The time has finally come for a full version of Blowdown 3D to be launched out into the world.
We are shipping the fine cut of our first 3D documentary to broadcasters this week.
And this time they’ll have the chance to actually see it in 3D.
It’s an obvious step – if you’re paying for 3D content chances are you’ll want to check it out at some point before you sign off on the show.
But with this emerging technology, even obvious steps are rarely easy.
So how did we get a cut out for the broadcasters to experience a full color 3DHD explosive demolition from the comfort of their plush office chairs?
First of all, our editor Brian Mann had to make sure all the shots in the cut were 3D legal and correct any colour discrepancies between the two eyes.
To create a comfortable 3D viewing experience, we also monitored the LR convergence throughout the edit.
This made for more work – dealing with issues that either didn’t exist before (converging shots) or that would have been tackled further along in the editing process (for example colour correction after picture lock).
But anyone who’s in the 3D business knows more work is the name of the game.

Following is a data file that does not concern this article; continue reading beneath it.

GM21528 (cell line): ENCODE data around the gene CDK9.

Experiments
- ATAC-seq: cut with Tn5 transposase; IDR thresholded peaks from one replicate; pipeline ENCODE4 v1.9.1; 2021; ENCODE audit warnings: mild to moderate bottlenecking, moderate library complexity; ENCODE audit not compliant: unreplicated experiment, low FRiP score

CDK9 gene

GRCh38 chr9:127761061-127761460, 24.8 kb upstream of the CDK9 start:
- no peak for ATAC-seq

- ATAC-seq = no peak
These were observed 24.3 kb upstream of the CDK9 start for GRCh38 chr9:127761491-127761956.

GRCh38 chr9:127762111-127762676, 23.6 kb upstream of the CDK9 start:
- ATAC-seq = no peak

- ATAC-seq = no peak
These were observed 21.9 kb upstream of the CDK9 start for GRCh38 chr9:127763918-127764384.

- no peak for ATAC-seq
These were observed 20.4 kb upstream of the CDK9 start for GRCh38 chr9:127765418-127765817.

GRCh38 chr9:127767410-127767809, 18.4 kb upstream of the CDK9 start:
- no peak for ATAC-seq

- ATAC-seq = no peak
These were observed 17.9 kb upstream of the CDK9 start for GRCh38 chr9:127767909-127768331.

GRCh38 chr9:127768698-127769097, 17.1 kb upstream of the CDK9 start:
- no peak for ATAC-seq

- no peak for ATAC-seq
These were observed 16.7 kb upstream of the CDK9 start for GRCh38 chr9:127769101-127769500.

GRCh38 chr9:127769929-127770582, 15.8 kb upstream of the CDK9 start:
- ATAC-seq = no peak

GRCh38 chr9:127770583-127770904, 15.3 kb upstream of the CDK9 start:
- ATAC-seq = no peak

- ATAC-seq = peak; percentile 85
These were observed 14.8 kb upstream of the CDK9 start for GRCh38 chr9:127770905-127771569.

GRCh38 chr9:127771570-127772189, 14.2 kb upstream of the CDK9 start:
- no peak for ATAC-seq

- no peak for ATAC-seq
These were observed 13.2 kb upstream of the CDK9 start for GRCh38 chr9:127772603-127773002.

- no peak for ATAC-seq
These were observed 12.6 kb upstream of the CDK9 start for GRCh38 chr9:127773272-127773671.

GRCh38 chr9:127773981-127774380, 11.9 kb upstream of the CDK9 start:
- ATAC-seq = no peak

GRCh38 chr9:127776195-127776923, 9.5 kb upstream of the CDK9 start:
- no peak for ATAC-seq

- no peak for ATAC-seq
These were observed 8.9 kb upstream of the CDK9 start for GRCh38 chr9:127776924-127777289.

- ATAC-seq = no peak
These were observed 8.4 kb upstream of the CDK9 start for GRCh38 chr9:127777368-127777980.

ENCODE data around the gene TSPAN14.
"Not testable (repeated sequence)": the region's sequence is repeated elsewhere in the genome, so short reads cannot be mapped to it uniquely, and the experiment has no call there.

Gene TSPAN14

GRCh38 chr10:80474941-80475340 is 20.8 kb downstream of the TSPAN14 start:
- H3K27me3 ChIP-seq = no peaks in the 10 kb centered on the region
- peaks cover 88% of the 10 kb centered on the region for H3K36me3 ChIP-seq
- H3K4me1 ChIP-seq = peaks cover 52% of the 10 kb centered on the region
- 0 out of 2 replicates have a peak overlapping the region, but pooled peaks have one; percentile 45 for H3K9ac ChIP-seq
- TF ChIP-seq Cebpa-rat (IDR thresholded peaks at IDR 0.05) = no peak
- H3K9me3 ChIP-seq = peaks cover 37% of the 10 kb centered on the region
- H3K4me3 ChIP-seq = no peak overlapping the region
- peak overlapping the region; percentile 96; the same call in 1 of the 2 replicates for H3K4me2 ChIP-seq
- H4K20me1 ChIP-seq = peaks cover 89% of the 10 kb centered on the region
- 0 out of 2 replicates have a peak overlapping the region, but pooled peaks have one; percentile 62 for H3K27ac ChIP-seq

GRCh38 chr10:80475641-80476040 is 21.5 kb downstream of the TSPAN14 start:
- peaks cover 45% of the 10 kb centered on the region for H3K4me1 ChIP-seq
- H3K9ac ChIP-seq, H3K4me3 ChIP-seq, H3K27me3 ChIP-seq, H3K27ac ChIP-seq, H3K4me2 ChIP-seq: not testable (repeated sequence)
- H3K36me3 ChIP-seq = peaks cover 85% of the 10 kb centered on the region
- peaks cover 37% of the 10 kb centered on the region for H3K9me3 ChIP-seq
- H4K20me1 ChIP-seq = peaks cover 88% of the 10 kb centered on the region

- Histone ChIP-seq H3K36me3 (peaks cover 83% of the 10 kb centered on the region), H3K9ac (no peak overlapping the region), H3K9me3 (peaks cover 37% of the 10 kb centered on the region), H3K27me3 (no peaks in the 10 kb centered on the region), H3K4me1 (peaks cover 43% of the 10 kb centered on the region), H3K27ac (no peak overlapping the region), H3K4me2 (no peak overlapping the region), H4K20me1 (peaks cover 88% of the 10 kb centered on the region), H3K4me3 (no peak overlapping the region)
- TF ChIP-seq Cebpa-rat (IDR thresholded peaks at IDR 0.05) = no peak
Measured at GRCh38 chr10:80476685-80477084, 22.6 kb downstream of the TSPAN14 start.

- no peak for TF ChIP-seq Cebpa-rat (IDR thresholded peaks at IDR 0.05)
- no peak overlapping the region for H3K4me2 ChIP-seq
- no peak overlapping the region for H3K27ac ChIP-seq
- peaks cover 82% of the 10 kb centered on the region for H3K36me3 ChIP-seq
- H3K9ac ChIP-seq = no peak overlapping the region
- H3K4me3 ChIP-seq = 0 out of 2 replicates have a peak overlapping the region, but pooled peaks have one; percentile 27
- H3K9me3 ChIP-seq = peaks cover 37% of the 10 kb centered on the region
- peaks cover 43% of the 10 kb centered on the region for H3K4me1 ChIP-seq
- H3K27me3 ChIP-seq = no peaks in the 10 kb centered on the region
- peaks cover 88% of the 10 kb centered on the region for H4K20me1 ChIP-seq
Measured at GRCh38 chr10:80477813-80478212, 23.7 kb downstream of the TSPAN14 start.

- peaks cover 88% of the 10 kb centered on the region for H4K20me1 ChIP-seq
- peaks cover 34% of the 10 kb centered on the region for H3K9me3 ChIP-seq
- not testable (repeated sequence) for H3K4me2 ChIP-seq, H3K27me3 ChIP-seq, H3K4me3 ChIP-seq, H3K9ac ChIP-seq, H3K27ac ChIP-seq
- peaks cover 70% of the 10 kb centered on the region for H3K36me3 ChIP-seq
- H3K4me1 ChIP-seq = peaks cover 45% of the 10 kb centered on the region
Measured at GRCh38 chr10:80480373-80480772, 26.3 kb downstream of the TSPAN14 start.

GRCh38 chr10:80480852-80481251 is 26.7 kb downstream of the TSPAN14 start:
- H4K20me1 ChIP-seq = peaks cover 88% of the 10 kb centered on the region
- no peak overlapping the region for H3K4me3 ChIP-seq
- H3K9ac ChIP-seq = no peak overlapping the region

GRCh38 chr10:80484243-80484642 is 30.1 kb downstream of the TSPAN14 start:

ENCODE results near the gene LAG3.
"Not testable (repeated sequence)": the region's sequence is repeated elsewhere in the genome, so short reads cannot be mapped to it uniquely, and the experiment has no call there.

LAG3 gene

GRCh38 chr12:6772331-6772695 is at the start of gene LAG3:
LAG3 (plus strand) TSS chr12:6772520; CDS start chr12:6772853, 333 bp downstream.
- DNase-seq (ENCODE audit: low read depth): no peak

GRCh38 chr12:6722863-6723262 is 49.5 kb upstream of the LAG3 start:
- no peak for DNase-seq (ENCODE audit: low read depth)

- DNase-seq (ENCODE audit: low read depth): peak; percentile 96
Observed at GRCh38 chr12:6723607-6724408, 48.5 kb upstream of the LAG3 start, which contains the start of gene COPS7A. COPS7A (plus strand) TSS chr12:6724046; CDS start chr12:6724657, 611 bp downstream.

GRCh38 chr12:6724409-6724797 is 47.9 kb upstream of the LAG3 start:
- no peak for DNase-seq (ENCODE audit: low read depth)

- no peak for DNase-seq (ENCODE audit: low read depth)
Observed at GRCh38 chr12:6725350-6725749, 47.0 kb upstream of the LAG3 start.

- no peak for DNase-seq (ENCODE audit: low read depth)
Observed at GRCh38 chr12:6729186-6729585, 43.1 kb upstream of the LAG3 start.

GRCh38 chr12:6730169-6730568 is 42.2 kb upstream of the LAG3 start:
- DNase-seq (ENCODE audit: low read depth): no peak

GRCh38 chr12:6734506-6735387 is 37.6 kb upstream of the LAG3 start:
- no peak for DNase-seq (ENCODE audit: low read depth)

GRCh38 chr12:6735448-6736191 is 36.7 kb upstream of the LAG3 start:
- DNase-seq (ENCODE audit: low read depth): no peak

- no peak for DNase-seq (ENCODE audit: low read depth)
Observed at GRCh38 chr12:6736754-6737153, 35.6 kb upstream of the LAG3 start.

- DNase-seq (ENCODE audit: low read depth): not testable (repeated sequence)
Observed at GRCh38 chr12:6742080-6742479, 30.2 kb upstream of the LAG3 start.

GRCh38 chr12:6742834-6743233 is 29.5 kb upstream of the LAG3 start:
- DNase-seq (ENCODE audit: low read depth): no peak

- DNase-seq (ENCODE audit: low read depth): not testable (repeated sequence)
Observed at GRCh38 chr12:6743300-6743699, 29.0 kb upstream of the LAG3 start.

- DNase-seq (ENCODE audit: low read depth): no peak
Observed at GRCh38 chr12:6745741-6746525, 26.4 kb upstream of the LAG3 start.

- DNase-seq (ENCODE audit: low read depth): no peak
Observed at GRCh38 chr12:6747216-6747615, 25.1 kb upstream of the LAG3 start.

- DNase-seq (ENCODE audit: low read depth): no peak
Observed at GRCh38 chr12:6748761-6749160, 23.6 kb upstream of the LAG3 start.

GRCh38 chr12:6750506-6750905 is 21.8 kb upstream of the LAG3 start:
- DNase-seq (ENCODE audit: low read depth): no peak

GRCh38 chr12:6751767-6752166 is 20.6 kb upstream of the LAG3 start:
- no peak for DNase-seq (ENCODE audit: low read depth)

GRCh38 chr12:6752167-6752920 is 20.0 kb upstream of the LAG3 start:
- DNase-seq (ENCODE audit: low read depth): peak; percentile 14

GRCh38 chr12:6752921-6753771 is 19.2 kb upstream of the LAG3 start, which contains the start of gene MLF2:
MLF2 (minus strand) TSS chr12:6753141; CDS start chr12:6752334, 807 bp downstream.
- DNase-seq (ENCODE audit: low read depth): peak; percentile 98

To send this 3D version of the show to our broadcasters, we opted for two different delivery formats: a side-by side 3DHD version of the show on Blu-ray disc and a digital anaglyph SD version.
To create the Blue-ray disc we exported the CineForm 3D file from Final Cut Pro, burned it onto the Blu-ray disc via Adobe Encore that, unlike FCP exporting functions, allowed us to create more professional customized menus and shipped via courier.
Now all you need to view this form is any Blu-ray player (doesn’t have to be 3D) and a 3D-enabled monitor.
The anaglyph version was exported as a .mov file straight from FCP and then uploaded onto our server. It’s a seriously inferior experience, but will still give those who are unfortunate enough to not have a 3DTV handy a way to see it in some version of 3D.
Though you might want to get on that, dear readers. I’d hate to see you live in the flatlands of 2D when the 3D world is just within your reach.
As for the broadcasters … maybe someone should warn them— cause they’re in for quite a ride.
–Ian Herring, President